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|Title:||Comparison of 6-month outcomes of sepsis versus non-sepsis critically ill patients receiving mechanical ventilation.||Austin Authors:||Hodgson, Carol L;Higgins, Alisa M;Bailey, Michael;Barrett, Jonathon;Bellomo, Rinaldo ;Cooper, D James;Gabbe, Belinda J;Iwashyna, Theodore;Linke, Natalie;Myles, Paul S;Paton, Michelle;Philpot, Steve;Shulman, Mark;Young, Meredith;Serpa Neto, Ary||Affiliation:||Department of Critical Care Medicine, Hospital Israelita Albert Einstein, São Paulo, Brazil..
School of Public Health and Preventive Medicine, Monash University, Melbourne, VIC, Australia..
Department of Anaesthesiology and Perioperative Medicine, The Alfred, Melbourne, VIC, Australia..
Department of Physiotherapy, Monash Health, Melbourne, VIC, Australia..
Intensive Care Unit, Cabrini Health, Melbourne, VIC, Australia..
Department of Critical Care, University of Melbourne, Melbourne, VIC, Australia..
Australian and New Zealand Intensive Care Research Centre, School of Public Health and Preventive Medicine, Monash University, 553 St Kilda Rd, Melbourne, VIC, 3004, Australia..
Department of Intensive Care and Hyperbaric Medicine, The Alfred, Melbourne, VIC, Australia..
Intensive Care Unit, Epworth Healthcare, Melbourne, VIC, Australia..
Faculty of Medicine, Nursing and Health Sciences, Monash University, Melbourne, VIC, Australia..
Division of Pulmonary and Critical Care, Department of Medicine, University of Michigan, Ann Arbor, USA..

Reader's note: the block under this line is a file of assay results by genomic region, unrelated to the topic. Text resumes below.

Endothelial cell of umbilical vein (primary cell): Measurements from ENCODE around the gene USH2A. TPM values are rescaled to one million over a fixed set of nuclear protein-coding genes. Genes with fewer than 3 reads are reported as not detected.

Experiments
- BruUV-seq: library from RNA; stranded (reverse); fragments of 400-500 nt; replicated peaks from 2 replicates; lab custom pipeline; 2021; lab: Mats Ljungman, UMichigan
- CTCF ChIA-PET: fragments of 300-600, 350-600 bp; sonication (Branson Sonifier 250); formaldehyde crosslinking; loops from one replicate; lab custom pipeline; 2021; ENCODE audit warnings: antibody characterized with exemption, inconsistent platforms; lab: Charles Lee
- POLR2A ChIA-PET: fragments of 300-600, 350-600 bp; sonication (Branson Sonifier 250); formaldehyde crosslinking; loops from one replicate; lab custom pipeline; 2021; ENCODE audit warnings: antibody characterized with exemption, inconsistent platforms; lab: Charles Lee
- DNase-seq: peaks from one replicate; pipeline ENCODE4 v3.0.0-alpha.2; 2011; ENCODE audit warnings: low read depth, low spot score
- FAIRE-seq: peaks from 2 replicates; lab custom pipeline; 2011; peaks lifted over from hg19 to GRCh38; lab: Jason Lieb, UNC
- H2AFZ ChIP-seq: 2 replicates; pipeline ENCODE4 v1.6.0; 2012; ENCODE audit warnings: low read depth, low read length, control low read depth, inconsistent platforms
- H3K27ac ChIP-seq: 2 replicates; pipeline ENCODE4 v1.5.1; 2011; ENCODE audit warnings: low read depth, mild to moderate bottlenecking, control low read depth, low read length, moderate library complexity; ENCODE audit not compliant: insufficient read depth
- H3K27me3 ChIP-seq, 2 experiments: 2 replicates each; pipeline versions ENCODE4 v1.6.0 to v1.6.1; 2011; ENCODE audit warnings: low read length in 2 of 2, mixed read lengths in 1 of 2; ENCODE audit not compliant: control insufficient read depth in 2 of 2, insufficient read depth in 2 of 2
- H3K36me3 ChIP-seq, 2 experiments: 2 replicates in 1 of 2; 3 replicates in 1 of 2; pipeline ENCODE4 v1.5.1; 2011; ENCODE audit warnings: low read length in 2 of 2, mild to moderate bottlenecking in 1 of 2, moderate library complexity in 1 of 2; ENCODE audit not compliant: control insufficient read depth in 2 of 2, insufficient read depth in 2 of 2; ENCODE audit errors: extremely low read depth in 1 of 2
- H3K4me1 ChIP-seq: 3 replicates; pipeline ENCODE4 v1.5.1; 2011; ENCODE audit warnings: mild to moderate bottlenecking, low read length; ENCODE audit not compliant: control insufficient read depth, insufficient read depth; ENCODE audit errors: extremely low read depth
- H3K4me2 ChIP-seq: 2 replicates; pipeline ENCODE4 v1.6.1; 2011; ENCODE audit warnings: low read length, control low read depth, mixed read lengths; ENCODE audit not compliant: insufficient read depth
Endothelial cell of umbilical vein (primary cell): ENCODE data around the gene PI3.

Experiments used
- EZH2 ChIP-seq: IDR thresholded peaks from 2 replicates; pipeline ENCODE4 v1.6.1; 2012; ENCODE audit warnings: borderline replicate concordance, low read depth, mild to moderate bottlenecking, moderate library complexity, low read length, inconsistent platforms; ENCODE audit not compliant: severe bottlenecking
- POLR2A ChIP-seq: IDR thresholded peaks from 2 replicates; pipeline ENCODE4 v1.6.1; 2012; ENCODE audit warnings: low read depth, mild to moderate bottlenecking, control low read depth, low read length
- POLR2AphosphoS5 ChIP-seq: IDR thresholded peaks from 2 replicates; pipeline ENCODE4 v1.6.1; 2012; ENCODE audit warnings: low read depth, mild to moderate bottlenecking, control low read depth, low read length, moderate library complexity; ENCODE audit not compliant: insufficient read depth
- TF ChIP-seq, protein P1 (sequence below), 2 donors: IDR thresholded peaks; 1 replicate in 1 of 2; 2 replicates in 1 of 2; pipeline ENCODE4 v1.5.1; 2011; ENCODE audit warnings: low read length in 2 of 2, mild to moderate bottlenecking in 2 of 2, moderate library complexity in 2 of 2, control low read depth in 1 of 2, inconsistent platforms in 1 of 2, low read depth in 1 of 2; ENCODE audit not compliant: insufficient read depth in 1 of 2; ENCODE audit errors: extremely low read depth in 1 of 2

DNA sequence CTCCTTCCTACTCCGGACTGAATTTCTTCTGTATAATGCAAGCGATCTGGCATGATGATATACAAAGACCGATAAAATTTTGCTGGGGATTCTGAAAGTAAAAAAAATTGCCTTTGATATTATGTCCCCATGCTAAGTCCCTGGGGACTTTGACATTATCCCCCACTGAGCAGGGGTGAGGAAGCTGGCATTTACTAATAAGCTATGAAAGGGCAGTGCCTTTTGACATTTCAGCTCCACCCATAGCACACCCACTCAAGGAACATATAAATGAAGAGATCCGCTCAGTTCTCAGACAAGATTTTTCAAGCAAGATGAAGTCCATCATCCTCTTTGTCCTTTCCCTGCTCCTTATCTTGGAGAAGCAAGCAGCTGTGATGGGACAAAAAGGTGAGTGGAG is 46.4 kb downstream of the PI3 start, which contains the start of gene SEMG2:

Centre for Clinical Management Research, VA Ann Arbor Healthcare System, Ann Arbor, MI, USA..
|Issue Date:||13-Jun-2022||Date:||2022||Publication information:||Critical care (London, England) 2022; 26(1): 174||Abstract:||Data on long-term outcomes after sepsis-associated critical illness have mostly come from small cohort studies, with no information about the incidence of new disability. We investigated whether sepsis-associated critical illness was independently associated with new disability at 6 months after ICU admission compared with other types of critical illness. We conducted a secondary analysis of a multicenter, prospective cohort study in six metropolitan intensive care units in Australia. Adult patients were eligible if they had been admitted to the ICU and received more than 24 h of mechanical ventilation. There was no intervention. The primary outcome was new disability measured with the WHO Disability Assessment Schedule 2.0 (WHODAS) 12 level score compared between baseline and 6 months. Between enrollment and follow-up at 6 months, 222/888 (25%) patients died, 100 (35.5%) with sepsis and 122 (20.1%) without sepsis (P < 0.001). Among survivors, there was no difference for the incidence of new disability at 6 months with or without sepsis, 42/106 (39.6%) and 106/300 (35.3%) (RD, 0.00 (- 10.29 to 10.40), P = 0.995), respectively. In addition, there was no difference in the severity of disability, health-related quality of life, anxiety and depression, post-traumatic stress, return to work, financial distress or cognitive function. Compared to mechanically ventilated patients of similar acuity and length of stay without sepsis, patients with sepsis admitted to ICU have an increased risk of death, but survivors have a similar risk of new disability at 6 months. Trial registration NCT03226912, registered July 24, 2017.||URI:||https://ahro.austin.org.au/austinjspui/handle/1/30388||DOI:||10.1186/s13054-022-04041-w||ORCID:||0000-0001-9002-2075
|Journal:||Critical care (London, England)||PubMed URL:||35698201||PubMed URL:||https://pubmed.ncbi.nlm.nih.gov/35698201/||Type:||Journal Article||Subjects:||Critical illness
|Appears in Collections:||Journal articles|
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